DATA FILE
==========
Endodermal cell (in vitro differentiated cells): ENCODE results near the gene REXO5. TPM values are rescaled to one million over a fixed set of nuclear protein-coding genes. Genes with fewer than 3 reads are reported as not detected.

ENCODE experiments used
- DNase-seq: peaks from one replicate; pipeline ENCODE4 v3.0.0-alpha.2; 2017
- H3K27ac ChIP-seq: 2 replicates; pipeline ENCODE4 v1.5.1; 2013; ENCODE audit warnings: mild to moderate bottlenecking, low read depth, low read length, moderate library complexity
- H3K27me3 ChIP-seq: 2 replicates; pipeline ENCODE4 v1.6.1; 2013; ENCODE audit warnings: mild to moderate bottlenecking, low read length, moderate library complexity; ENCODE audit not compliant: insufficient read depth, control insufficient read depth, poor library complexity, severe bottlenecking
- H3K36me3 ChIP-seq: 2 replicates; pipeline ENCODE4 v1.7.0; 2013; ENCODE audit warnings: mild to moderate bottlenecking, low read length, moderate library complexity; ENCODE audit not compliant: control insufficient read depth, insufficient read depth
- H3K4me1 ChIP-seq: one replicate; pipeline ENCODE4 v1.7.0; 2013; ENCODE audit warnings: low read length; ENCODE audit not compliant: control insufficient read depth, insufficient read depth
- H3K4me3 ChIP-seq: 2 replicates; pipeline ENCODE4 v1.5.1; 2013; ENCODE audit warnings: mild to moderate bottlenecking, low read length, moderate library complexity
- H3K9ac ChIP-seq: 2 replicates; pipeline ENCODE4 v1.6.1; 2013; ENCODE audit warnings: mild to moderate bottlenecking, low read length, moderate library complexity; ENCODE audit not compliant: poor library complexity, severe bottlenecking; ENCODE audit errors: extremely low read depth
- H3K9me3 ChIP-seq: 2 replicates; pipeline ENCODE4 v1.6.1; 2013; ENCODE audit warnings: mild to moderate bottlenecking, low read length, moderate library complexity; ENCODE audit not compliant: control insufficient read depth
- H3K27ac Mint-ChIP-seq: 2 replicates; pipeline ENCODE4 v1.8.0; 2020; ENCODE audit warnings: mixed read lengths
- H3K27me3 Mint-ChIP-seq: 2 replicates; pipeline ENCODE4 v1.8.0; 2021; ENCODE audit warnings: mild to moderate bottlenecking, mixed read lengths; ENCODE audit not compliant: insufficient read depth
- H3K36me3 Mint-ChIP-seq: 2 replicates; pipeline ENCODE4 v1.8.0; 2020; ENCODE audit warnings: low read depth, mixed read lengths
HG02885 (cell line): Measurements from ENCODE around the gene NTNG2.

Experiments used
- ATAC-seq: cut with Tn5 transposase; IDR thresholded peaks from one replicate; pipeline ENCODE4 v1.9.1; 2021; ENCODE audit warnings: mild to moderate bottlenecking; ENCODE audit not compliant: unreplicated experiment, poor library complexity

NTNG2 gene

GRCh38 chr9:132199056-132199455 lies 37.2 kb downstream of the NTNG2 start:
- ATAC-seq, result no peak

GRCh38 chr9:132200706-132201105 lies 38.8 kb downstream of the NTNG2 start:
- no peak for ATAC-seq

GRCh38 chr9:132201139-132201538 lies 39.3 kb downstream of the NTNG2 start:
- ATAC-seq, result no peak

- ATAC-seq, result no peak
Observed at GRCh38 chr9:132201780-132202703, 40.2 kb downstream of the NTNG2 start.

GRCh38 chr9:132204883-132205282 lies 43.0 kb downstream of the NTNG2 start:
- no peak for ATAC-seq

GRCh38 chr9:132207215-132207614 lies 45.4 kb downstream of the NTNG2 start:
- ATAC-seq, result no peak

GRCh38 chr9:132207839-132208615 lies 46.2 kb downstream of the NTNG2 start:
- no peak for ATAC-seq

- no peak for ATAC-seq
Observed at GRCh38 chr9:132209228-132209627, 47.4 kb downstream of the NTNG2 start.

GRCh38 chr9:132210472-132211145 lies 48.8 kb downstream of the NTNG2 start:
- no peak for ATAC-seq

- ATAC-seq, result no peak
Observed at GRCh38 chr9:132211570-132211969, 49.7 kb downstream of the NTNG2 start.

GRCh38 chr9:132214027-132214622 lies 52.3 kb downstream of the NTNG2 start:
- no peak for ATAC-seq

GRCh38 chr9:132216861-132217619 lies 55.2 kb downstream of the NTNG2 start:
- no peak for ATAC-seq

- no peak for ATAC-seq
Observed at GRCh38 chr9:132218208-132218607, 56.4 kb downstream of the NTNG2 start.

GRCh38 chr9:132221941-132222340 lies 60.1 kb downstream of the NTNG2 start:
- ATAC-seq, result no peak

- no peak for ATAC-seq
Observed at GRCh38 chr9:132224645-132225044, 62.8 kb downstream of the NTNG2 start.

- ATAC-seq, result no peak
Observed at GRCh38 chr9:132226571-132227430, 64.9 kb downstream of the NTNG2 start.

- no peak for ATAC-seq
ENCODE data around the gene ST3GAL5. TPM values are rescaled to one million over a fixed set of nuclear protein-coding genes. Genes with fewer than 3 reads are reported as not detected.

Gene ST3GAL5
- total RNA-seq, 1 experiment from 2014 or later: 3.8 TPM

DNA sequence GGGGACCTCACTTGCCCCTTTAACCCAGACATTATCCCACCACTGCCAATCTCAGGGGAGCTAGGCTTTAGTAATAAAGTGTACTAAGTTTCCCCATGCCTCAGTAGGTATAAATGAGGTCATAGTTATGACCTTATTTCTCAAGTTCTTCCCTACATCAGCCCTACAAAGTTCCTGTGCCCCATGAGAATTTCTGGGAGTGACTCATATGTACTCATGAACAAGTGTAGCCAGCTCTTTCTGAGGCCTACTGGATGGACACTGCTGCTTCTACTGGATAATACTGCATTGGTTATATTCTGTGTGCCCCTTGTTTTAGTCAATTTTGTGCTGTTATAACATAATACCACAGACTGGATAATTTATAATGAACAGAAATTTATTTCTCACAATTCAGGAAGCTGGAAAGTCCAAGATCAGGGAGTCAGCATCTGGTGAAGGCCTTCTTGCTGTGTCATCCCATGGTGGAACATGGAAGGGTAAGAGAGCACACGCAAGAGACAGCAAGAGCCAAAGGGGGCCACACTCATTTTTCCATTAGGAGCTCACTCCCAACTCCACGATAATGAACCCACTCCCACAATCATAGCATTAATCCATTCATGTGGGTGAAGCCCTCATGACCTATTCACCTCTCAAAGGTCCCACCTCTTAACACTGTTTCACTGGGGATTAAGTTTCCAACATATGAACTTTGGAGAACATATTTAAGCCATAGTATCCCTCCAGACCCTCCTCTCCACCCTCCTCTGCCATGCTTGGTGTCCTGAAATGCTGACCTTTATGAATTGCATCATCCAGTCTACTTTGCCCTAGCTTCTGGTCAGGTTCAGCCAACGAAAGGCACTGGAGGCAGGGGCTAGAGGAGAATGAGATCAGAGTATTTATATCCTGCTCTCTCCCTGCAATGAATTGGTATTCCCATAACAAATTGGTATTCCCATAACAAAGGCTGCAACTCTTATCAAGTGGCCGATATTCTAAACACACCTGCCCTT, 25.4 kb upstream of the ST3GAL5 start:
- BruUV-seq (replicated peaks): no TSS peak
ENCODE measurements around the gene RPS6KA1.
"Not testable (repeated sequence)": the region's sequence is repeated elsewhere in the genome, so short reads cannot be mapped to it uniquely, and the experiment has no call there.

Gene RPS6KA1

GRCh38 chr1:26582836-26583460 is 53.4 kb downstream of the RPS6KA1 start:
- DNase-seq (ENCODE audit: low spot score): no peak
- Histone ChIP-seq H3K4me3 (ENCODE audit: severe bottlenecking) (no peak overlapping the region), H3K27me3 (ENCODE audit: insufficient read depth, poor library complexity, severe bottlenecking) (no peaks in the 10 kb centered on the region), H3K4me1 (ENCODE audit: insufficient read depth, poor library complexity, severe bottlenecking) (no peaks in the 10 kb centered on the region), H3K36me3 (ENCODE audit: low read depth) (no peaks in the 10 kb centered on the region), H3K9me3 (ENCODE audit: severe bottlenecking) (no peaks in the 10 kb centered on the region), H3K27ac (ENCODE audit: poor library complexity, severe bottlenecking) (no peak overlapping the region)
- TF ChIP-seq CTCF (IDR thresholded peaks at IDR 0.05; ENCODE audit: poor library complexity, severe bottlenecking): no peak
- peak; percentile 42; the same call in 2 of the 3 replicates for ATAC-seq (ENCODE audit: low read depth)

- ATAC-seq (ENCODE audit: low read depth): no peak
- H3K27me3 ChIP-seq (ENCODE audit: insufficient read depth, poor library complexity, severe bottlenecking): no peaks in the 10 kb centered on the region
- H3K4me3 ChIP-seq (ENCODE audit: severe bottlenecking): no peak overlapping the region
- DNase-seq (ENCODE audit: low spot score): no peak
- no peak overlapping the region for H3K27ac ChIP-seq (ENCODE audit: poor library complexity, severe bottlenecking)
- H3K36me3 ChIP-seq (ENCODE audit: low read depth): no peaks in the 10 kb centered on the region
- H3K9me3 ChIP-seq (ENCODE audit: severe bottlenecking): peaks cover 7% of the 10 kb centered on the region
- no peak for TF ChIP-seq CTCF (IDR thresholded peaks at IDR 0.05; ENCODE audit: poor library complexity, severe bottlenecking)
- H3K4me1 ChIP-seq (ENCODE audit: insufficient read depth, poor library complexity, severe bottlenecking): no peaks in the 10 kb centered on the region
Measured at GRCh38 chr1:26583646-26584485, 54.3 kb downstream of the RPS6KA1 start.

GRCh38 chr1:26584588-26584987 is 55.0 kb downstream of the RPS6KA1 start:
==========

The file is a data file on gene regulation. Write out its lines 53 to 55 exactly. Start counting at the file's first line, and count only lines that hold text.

- total RNA-seq, 1 experiment from 2014 or later: 3.8 TPM

DNA sequence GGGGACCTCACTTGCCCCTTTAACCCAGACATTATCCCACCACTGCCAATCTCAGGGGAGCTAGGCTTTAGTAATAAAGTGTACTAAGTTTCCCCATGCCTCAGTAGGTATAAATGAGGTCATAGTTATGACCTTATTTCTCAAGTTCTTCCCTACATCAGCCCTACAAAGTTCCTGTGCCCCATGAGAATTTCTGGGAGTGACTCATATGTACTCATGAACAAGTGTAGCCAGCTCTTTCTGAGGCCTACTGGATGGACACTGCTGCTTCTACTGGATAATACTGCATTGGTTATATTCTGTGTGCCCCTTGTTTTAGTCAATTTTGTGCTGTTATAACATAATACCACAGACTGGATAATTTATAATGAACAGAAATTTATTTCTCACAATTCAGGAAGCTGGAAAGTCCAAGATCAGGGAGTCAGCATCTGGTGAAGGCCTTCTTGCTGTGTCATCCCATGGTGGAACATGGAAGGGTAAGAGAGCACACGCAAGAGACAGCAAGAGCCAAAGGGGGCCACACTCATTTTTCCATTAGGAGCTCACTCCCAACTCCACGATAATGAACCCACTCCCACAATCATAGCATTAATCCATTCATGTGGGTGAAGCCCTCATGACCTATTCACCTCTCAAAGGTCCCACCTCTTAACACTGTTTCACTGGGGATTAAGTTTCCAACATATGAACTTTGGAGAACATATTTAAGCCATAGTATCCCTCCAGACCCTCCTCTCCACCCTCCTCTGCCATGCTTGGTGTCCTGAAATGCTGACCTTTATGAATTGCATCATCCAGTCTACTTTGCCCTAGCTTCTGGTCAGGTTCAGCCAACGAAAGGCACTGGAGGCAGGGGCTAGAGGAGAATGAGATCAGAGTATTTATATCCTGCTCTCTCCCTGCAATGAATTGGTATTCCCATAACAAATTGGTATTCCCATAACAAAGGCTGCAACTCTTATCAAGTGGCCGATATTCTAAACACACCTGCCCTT, 25.4 kb upstream of the ST3GAL5 start:
- BruUV-seq (replicated peaks): no TSS peak